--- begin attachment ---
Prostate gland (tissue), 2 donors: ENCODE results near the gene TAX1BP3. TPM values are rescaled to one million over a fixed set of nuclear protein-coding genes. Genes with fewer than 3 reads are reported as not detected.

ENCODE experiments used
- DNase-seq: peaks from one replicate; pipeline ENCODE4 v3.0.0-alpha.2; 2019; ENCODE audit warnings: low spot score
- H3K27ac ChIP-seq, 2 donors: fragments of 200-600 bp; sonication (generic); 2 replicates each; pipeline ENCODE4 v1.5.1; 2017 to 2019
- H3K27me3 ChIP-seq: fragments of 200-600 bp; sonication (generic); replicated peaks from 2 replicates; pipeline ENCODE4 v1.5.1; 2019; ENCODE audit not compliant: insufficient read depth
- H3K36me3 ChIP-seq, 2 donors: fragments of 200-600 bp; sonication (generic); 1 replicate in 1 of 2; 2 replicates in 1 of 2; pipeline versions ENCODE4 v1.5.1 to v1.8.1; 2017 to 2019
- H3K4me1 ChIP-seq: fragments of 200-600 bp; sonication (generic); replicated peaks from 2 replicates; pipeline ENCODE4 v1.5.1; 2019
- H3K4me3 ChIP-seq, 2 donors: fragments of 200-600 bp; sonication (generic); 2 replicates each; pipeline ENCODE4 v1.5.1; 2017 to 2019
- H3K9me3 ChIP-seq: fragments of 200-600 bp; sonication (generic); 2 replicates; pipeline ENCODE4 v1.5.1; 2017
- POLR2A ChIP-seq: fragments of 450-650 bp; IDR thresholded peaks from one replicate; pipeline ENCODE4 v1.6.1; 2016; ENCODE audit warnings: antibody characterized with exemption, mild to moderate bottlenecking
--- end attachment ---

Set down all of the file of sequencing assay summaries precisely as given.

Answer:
Prostate gland (tissue), 2 donors: ENCODE results near the gene TAX1BP3. TPM values are rescaled to one million over a fixed set of nuclear protein-coding genes. Genes with fewer than 3 reads are reported as not detected.

ENCODE experiments used
- DNase-seq: peaks from one replicate; pipeline ENCODE4 v3.0.0-alpha.2; 2019; ENCODE audit warnings: low spot score
- H3K27ac ChIP-seq, 2 donors: fragments of 200-600 bp; sonication (generic); 2 replicates each; pipeline ENCODE4 v1.5.1; 2017 to 2019
- H3K27me3 ChIP-seq: fragments of 200-600 bp; sonication (generic); replicated peaks from 2 replicates; pipeline ENCODE4 v1.5.1; 2019; ENCODE audit not compliant: insufficient read depth
- H3K36me3 ChIP-seq, 2 donors: fragments of 200-600 bp; sonication (generic); 1 replicate in 1 of 2; 2 replicates in 1 of 2; pipeline versions ENCODE4 v1.5.1 to v1.8.1; 2017 to 2019
- H3K4me1 ChIP-seq: fragments of 200-600 bp; sonication (generic); replicated peaks from 2 replicates; pipeline ENCODE4 v1.5.1; 2019
- H3K4me3 ChIP-seq, 2 donors: fragments of 200-600 bp; sonication (generic); 2 replicates each; pipeline ENCODE4 v1.5.1; 2017 to 2019
- H3K9me3 ChIP-seq: fragments of 200-600 bp; sonication (generic); 2 replicates; pipeline ENCODE4 v1.5.1; 2017
- POLR2A ChIP-seq: fragments of 450-650 bp; IDR thresholded peaks from one replicate; pipeline ENCODE4 v1.6.1; 2016; ENCODE audit warnings: antibody characterized with exemption, mild to moderate bottlenecking